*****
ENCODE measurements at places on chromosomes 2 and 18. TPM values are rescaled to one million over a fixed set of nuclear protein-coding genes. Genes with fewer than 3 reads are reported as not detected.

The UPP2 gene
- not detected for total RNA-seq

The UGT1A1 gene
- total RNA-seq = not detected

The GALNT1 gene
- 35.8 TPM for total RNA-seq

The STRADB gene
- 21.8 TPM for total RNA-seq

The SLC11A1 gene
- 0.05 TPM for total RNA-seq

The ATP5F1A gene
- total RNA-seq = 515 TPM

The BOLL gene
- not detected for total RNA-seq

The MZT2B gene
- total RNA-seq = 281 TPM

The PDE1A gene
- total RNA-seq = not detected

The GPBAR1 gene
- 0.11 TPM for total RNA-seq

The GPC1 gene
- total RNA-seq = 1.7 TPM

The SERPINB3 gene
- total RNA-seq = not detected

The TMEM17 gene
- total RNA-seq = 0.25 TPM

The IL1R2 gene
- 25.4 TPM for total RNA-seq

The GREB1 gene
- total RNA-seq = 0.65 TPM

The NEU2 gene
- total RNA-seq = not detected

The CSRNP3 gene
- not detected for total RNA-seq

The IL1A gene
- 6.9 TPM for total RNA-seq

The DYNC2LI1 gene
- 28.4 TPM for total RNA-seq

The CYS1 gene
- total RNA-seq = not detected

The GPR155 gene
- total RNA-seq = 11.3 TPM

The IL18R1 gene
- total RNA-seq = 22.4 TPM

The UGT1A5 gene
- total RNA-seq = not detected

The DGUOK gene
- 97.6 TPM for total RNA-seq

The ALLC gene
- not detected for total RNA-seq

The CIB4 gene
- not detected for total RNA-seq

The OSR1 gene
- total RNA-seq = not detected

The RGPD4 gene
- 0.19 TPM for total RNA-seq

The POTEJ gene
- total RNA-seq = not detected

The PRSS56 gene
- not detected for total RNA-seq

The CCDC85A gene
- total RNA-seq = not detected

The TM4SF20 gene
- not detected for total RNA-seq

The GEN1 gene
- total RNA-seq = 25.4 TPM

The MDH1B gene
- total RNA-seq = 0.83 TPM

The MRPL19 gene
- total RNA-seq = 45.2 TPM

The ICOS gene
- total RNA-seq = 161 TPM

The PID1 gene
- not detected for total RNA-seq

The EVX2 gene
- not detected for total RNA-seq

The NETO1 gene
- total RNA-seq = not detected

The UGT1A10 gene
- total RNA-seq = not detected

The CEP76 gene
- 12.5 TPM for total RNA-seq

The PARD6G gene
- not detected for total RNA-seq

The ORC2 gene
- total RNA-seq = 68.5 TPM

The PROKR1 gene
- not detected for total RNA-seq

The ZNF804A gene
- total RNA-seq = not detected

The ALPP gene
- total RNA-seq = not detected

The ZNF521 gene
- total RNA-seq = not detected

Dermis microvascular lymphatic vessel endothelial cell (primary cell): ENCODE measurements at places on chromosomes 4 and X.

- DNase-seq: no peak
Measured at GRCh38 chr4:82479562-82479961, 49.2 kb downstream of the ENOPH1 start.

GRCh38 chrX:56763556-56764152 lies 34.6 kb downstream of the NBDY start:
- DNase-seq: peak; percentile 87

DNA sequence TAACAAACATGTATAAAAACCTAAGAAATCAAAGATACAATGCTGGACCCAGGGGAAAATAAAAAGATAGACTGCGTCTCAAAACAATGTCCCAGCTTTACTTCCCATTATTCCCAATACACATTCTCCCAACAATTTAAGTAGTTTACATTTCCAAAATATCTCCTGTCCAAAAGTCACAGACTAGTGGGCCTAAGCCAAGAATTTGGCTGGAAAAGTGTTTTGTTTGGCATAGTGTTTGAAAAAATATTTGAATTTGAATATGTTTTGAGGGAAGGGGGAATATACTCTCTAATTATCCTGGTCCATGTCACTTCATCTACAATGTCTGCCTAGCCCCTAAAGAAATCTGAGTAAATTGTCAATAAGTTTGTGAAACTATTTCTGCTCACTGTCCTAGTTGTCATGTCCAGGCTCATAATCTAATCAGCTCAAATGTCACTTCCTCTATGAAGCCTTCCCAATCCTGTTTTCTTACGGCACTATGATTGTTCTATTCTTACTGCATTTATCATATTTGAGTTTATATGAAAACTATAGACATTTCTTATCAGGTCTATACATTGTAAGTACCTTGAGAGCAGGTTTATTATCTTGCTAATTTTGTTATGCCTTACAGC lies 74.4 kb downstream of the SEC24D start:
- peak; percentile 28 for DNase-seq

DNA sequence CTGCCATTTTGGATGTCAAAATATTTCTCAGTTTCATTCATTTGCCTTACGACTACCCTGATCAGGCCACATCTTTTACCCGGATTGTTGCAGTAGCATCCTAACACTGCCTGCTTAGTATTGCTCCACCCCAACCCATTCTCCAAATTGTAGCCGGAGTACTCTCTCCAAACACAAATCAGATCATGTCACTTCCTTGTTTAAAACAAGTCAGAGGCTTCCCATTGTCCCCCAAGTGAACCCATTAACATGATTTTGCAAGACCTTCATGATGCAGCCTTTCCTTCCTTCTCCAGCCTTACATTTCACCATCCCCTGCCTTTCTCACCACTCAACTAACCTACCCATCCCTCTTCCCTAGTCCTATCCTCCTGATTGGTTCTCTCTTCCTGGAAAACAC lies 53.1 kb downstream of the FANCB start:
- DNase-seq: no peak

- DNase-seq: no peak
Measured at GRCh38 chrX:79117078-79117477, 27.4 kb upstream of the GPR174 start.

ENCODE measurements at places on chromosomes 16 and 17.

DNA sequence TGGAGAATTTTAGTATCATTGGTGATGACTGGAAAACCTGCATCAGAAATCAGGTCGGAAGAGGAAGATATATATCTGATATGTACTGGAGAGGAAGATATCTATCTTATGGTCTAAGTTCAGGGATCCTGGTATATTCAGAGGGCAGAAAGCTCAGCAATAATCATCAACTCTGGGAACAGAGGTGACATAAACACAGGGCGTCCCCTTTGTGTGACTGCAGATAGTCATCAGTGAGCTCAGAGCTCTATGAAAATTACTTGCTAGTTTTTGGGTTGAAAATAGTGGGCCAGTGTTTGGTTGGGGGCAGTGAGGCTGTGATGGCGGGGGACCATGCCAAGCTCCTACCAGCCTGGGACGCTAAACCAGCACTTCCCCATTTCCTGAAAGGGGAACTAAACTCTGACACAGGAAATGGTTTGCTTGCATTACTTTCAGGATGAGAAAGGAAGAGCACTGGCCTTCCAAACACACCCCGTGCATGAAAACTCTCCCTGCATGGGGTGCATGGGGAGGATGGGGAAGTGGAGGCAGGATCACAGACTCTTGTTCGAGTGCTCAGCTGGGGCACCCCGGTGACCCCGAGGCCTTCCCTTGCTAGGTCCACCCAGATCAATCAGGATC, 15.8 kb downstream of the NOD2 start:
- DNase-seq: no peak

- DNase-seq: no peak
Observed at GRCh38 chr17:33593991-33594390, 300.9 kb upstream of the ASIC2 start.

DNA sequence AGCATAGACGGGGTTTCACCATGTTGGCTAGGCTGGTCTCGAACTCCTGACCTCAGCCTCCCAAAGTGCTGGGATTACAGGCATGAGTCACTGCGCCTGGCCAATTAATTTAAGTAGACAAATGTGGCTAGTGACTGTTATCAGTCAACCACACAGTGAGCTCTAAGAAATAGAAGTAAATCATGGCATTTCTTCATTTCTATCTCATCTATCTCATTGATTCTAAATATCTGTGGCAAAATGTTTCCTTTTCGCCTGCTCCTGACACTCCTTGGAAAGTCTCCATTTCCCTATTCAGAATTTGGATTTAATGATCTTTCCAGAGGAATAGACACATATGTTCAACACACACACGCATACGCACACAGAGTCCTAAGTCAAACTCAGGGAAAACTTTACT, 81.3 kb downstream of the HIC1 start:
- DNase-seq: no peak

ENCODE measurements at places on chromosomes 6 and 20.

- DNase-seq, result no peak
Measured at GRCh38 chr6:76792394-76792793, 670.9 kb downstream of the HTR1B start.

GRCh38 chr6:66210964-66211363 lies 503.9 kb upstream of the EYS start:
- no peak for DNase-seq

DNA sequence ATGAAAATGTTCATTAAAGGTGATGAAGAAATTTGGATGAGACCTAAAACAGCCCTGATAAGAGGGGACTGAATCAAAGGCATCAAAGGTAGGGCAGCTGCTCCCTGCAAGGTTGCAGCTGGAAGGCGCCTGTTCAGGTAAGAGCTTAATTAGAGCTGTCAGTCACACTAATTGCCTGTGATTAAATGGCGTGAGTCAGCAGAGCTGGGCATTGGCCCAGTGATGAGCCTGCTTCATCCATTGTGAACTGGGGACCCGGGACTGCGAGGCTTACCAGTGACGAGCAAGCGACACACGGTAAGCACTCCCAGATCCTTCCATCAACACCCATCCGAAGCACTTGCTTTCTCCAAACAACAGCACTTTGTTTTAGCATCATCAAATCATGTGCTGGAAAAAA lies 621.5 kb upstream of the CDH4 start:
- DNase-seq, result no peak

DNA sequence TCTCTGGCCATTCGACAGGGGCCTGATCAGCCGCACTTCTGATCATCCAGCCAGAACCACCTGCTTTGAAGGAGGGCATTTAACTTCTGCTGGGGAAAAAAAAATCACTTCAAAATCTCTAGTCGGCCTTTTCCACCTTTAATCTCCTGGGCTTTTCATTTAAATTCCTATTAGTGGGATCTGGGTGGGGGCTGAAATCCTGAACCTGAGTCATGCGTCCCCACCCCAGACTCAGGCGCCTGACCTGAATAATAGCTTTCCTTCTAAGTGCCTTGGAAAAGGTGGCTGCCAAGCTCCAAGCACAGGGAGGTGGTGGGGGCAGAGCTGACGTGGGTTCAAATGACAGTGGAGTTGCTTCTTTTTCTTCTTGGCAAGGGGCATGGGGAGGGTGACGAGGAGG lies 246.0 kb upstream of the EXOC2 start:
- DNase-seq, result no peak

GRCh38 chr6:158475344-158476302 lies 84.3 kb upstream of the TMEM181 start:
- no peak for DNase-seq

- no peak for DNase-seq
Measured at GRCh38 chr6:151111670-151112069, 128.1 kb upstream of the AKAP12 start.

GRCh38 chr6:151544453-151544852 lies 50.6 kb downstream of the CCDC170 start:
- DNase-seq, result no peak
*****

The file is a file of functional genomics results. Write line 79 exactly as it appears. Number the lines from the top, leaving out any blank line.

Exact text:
- total RNA-seq = not detected